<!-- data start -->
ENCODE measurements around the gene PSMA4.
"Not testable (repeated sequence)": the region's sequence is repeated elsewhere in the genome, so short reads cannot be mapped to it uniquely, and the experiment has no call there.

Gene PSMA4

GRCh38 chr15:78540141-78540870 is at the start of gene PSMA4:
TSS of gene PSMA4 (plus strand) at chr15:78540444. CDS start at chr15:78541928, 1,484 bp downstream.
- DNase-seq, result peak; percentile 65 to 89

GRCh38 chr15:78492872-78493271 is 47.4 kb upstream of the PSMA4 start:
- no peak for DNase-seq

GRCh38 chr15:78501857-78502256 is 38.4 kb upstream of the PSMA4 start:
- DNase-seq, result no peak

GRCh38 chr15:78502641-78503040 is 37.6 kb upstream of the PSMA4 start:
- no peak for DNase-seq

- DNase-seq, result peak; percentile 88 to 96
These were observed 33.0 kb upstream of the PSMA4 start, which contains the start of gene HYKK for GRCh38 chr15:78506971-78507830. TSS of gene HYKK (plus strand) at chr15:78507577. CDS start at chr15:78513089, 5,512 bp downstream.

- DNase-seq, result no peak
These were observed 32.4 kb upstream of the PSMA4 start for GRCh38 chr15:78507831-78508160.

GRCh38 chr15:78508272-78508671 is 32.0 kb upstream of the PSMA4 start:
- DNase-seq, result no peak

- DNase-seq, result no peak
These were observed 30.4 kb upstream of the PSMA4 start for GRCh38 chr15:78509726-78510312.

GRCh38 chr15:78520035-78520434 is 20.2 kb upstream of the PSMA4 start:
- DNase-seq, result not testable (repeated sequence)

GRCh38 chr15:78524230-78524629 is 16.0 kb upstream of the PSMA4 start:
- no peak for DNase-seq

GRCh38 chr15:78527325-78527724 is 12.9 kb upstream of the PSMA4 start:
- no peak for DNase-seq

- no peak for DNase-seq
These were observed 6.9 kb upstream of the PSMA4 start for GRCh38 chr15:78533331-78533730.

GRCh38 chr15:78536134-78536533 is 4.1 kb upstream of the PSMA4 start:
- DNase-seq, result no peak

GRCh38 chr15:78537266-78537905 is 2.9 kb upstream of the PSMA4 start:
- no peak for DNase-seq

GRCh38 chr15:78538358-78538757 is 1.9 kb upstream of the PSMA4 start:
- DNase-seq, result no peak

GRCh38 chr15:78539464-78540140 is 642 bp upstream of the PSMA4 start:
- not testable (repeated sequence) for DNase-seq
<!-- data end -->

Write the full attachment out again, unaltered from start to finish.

ENCODE measurements around the gene PSMA4.
"Not testable (repeated sequence)": the region's sequence is repeated elsewhere in the genome, so short reads cannot be mapped to it uniquely, and the experiment has no call there.

Gene PSMA4

GRCh38 chr15:78540141-78540870 is at the start of gene PSMA4:
TSS of gene PSMA4 (plus strand) at chr15:78540444. CDS start at chr15:78541928, 1,484 bp downstream.
- DNase-seq, result peak; percentile 65 to 89

GRCh38 chr15:78492872-78493271 is 47.4 kb upstream of the PSMA4 start:
- no peak for DNase-seq

GRCh38 chr15:78501857-78502256 is 38.4 kb upstream of the PSMA4 start:
- DNase-seq, result no peak

GRCh38 chr15:78502641-78503040 is 37.6 kb upstream of the PSMA4 start:
- no peak for DNase-seq

- DNase-seq, result peak; percentile 88 to 96
These were observed 33.0 kb upstream of the PSMA4 start, which contains the start of gene HYKK for GRCh38 chr15:78506971-78507830. TSS of gene HYKK (plus strand) at chr15:78507577. CDS start at chr15:78513089, 5,512 bp downstream.

- DNase-seq, result no peak
These were observed 32.4 kb upstream of the PSMA4 start for GRCh38 chr15:78507831-78508160.

GRCh38 chr15:78508272-78508671 is 32.0 kb upstream of the PSMA4 start:
- DNase-seq, result no peak

- DNase-seq, result no peak
These were observed 30.4 kb upstream of the PSMA4 start for GRCh38 chr15:78509726-78510312.

GRCh38 chr15:78520035-78520434 is 20.2 kb upstream of the PSMA4 start:
- DNase-seq, result not testable (repeated sequence)

GRCh38 chr15:78524230-78524629 is 16.0 kb upstream of the PSMA4 start:
- no peak for DNase-seq

GRCh38 chr15:78527325-78527724 is 12.9 kb upstream of the PSMA4 start:
- no peak for DNase-seq

- no peak for DNase-seq
These were observed 6.9 kb upstream of the PSMA4 start for GRCh38 chr15:78533331-78533730.

GRCh38 chr15:78536134-78536533 is 4.1 kb upstream of the PSMA4 start:
- DNase-seq, result no peak

GRCh38 chr15:78537266-78537905 is 2.9 kb upstream of the PSMA4 start:
- no peak for DNase-seq

GRCh38 chr15:78538358-78538757 is 1.9 kb upstream of the PSMA4 start:
- DNase-seq, result no peak

GRCh38 chr15:78539464-78540140 is 642 bp upstream of the PSMA4 start:
- not testable (repeated sequence) for DNase-seq